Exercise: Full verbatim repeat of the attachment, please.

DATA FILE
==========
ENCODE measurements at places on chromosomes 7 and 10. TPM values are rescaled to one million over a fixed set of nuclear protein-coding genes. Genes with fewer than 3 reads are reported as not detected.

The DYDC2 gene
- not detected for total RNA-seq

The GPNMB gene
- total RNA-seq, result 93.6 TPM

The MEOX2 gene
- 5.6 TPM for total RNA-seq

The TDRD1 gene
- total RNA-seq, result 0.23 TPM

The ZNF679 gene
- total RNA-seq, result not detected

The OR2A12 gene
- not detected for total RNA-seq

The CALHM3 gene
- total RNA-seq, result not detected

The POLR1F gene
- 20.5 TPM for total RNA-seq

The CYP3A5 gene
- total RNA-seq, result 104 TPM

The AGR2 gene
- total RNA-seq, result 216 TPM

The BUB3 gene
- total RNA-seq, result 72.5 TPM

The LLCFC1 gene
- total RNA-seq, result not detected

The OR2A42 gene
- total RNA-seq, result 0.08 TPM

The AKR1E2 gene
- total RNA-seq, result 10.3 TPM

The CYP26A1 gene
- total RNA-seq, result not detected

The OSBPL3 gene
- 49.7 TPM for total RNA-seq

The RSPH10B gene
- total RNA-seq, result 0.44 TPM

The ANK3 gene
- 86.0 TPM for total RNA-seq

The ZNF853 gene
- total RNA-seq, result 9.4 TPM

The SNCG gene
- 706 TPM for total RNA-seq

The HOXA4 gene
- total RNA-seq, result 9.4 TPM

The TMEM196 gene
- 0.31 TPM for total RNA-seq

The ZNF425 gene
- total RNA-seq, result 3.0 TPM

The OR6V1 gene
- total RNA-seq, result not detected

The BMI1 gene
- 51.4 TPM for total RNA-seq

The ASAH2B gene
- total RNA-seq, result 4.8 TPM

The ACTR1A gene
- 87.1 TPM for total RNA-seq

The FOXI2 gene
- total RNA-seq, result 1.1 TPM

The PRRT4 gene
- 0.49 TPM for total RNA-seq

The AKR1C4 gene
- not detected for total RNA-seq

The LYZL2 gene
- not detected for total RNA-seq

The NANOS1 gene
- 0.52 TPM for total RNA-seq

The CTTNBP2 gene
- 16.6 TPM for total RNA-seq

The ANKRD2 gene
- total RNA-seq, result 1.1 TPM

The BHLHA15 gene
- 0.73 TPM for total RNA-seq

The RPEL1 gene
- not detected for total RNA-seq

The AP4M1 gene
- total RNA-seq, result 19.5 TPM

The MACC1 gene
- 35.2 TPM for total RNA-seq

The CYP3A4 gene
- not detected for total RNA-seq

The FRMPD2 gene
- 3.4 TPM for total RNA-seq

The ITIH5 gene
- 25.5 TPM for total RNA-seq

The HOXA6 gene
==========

ENCODE measurements at places on chromosomes 7 and 10. TPM values are rescaled to one million over a fixed set of nuclear protein-coding genes. Genes with fewer than 3 reads are reported as not detected.

The DYDC2 gene
- not detected for total RNA-seq

The GPNMB gene
- total RNA-seq, result 93.6 TPM

The MEOX2 gene
- 5.6 TPM for total RNA-seq

The TDRD1 gene
- total RNA-seq, result 0.23 TPM

The ZNF679 gene
- total RNA-seq, result not detected

The OR2A12 gene
- not detected for total RNA-seq

The CALHM3 gene
- total RNA-seq, result not detected

The POLR1F gene
- 20.5 TPM for total RNA-seq

The CYP3A5 gene
- total RNA-seq, result 104 TPM

The AGR2 gene
- total RNA-seq, result 216 TPM

The BUB3 gene
- total RNA-seq, result 72.5 TPM

The LLCFC1 gene
- total RNA-seq, result not detected

The OR2A42 gene
- total RNA-seq, result 0.08 TPM

The AKR1E2 gene
- total RNA-seq, result 10.3 TPM

The CYP26A1 gene
- total RNA-seq, result not detected

The OSBPL3 gene
- 49.7 TPM for total RNA-seq

The RSPH10B gene
- total RNA-seq, result 0.44 TPM

The ANK3 gene
- 86.0 TPM for total RNA-seq

The ZNF853 gene
- total RNA-seq, result 9.4 TPM

The SNCG gene
- 706 TPM for total RNA-seq

The HOXA4 gene
- total RNA-seq, result 9.4 TPM

The TMEM196 gene
- 0.31 TPM for total RNA-seq

The ZNF425 gene
- total RNA-seq, result 3.0 TPM

The OR6V1 gene
- total RNA-seq, result not detected

The BMI1 gene
- 51.4 TPM for total RNA-seq

The ASAH2B gene
- total RNA-seq, result 4.8 TPM

The ACTR1A gene
- 87.1 TPM for total RNA-seq

The FOXI2 gene
- total RNA-seq, result 1.1 TPM

The PRRT4 gene
- 0.49 TPM for total RNA-seq

The AKR1C4 gene
- not detected for total RNA-seq

The LYZL2 gene
- not detected for total RNA-seq

The NANOS1 gene
- 0.52 TPM for total RNA-seq

The CTTNBP2 gene
- 16.6 TPM for total RNA-seq

The ANKRD2 gene
- total RNA-seq, result 1.1 TPM

The BHLHA15 gene
- 0.73 TPM for total RNA-seq

The RPEL1 gene
- not detected for total RNA-seq

The AP4M1 gene
- total RNA-seq, result 19.5 TPM

The MACC1 gene
- 35.2 TPM for total RNA-seq

The CYP3A4 gene
- not detected for total RNA-seq

The FRMPD2 gene
- 3.4 TPM for total RNA-seq

The ITIH5 gene
- 25.5 TPM for total RNA-seq

The HOXA6 gene